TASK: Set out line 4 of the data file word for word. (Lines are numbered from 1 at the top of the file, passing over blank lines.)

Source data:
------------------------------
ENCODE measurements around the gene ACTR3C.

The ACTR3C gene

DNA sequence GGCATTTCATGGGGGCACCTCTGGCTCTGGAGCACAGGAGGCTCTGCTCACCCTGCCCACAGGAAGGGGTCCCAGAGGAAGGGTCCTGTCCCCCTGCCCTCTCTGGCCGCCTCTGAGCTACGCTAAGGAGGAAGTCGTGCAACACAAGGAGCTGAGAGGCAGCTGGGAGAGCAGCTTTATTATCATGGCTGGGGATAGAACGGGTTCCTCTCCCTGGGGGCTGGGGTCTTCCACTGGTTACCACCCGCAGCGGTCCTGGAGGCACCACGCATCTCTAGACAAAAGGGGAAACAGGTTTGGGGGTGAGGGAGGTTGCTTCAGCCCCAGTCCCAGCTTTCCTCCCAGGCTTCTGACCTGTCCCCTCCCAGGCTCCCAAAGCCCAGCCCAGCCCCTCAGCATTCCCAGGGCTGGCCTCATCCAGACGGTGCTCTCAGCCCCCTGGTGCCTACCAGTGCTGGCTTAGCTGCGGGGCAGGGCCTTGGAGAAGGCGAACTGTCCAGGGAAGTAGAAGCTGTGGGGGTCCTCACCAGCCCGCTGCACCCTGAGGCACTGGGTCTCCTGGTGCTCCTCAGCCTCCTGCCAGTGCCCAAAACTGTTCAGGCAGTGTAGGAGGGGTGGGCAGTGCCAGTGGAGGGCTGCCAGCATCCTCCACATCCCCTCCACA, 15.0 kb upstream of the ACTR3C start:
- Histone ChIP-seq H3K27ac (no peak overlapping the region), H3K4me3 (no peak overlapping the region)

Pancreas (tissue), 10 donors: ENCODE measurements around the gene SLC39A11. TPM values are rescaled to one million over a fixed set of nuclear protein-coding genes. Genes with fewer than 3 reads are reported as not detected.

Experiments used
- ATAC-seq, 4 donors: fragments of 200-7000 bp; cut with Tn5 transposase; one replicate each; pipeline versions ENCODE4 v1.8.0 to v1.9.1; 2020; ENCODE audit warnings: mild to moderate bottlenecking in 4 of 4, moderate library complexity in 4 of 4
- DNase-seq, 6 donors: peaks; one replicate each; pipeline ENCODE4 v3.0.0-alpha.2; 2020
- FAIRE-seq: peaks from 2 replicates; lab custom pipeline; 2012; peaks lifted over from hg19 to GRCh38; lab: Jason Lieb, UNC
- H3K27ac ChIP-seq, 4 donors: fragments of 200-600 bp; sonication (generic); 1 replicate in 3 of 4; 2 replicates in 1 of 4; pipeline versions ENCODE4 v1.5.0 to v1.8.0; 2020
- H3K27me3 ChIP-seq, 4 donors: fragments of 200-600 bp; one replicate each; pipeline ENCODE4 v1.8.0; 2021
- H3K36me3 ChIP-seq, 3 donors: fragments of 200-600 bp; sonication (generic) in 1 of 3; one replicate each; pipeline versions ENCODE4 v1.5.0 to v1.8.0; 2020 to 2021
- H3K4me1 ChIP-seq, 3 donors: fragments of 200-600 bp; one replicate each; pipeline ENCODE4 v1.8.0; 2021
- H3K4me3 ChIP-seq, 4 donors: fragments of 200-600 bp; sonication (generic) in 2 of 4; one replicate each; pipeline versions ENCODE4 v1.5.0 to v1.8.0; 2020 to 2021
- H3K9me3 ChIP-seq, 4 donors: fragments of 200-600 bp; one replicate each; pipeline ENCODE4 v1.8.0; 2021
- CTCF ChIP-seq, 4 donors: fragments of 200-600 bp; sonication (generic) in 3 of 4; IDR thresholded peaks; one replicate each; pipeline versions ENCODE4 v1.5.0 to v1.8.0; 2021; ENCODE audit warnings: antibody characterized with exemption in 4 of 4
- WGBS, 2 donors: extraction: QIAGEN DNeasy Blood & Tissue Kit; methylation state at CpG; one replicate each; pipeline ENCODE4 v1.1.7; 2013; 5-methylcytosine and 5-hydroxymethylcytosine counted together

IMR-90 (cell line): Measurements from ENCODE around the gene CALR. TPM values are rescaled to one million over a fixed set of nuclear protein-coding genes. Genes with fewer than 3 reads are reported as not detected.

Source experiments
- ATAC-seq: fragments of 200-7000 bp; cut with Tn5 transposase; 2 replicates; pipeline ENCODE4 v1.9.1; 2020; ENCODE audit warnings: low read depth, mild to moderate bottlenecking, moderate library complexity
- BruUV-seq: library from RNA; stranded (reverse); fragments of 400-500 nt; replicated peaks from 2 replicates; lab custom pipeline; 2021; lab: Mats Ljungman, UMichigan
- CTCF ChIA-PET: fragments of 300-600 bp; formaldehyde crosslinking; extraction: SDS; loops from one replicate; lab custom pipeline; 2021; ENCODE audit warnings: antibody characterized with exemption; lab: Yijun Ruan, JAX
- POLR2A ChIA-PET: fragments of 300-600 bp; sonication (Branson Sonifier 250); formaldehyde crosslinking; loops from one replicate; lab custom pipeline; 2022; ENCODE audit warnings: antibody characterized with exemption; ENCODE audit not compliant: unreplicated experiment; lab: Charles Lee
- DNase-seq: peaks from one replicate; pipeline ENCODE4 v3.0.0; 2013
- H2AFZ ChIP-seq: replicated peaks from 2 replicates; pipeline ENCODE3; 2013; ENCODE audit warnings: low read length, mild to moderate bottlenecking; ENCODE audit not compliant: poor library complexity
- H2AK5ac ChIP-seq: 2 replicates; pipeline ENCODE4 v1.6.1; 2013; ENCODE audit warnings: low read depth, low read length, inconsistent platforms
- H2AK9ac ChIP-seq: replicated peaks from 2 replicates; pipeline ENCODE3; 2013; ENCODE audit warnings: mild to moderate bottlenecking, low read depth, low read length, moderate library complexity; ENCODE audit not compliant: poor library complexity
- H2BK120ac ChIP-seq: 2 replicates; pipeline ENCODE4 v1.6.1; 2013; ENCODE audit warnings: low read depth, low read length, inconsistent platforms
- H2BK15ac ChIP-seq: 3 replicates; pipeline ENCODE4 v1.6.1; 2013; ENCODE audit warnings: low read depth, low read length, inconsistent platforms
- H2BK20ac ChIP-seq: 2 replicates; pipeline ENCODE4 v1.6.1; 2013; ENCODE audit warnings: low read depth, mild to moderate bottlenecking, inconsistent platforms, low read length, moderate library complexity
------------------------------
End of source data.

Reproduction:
- Histone ChIP-seq H3K27ac (no peak overlapping the region), H3K4me3 (no peak overlapping the region)